© 2005-2012 American Society of Clinical Oncology (ASCO). All rights reserved worldwide.
There are different recommendations for the use of drugs to reduce the risk of breast cancer depending on whether a woman has been through menopause. Menopause is the time in woman's life when the ovaries stop producing eggs and her menstrual periods have stopped for 12 months in a row. For a woman who has had a hysterectomy (surgical removal of the uterus), blood tests are used to determine if she has been through menopause. A woman who has been through menopause is postmenopausal, and a woman who is still having menstrual periods is premenopausal or perimenopausal. Perimenopause is the time (about three to five years) before menopause when a woman's menstrual periods become irregular.
Based on whether a woman has been through menopause, ASCO recommends the following.
- Women who have an increased risk of breast cancer may take tamoxifen for five years to reduce their risk of ER-positive invasive cancer. The risk may still be reduced for another five years after stopping tamoxifen. It is not known if there is a benefit to taking tamoxifen for more than five years. Both premenopausal and postmenopausal women may take tamoxifen.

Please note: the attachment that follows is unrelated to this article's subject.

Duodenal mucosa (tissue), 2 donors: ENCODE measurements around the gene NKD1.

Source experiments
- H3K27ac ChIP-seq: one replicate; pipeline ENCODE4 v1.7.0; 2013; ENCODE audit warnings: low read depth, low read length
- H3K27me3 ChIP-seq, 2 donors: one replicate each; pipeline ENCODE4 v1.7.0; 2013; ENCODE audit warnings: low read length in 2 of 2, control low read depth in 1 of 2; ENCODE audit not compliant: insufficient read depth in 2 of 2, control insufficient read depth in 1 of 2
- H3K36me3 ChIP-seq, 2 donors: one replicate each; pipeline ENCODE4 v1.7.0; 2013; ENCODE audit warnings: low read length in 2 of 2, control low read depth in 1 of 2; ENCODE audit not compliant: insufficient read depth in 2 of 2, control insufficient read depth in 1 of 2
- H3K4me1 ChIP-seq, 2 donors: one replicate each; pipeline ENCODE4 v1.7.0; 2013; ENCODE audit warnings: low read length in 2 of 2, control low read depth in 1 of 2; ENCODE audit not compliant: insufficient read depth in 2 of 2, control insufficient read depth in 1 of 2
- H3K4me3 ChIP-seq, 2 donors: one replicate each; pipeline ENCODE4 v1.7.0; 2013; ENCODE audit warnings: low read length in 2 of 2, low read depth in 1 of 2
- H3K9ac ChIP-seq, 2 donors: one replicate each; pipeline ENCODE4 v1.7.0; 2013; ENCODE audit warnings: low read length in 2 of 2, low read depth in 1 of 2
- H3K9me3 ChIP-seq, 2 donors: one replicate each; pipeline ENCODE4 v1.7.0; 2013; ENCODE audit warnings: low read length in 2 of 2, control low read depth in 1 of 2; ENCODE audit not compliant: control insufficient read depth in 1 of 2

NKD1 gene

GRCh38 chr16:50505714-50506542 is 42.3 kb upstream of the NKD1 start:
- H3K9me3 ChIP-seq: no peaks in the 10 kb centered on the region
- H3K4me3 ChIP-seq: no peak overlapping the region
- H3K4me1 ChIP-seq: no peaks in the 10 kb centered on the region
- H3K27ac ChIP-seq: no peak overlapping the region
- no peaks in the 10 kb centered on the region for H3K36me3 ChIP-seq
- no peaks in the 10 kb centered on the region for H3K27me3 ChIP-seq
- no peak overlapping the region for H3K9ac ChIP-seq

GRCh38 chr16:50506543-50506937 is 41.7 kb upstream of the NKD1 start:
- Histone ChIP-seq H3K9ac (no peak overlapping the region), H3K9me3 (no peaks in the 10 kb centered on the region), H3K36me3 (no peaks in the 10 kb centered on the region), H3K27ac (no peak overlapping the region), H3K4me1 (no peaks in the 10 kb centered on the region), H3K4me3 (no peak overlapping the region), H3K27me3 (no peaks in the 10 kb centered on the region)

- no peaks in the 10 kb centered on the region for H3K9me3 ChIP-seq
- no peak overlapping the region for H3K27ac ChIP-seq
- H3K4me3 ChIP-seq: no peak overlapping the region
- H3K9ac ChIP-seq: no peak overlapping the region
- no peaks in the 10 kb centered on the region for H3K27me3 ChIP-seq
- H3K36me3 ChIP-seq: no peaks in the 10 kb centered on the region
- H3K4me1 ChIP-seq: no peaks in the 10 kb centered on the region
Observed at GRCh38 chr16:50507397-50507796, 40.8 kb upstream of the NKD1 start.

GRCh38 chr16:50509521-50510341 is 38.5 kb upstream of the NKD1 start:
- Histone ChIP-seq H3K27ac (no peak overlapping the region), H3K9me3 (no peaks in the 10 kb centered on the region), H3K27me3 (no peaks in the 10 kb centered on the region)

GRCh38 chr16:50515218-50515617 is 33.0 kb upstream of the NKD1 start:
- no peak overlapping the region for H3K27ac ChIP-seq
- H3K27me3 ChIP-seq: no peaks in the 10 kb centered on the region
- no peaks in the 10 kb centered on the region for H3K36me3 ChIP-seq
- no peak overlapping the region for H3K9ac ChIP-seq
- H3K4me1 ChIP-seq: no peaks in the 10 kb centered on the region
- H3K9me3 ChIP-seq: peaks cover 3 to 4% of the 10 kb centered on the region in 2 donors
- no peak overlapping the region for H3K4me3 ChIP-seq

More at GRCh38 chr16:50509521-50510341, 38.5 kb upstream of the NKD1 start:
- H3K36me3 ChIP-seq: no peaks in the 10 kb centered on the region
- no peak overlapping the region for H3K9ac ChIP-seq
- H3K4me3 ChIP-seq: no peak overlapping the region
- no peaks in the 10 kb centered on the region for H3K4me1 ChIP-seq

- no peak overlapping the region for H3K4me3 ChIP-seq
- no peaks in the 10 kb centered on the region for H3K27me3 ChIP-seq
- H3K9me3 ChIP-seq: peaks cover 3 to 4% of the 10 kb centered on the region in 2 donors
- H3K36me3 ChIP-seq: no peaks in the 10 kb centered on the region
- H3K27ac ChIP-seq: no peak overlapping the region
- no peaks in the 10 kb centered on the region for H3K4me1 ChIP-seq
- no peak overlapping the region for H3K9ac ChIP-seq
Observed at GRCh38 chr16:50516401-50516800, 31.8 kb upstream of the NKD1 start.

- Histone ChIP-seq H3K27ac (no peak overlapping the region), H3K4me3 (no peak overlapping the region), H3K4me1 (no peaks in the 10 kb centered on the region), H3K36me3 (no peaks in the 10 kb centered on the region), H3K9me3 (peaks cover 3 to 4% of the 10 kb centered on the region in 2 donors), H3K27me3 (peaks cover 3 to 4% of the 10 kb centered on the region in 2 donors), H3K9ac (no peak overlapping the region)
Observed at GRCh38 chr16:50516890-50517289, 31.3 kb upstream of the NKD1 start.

- Women who have gone through menopause and have an increased risk of breast cancer may take raloxifene for five years to reduce the risk of ER-positive invasive breast cancer. Postmenopausal women with osteoporosis may take raloxifene for longer than five years.
- ASCO does not recommend the use of aromatase inhibitors to reduce the risk of breast cancer.
- ASCO does not recommend the use of retinoids, such as fenretinide, to lower breast cancer risk.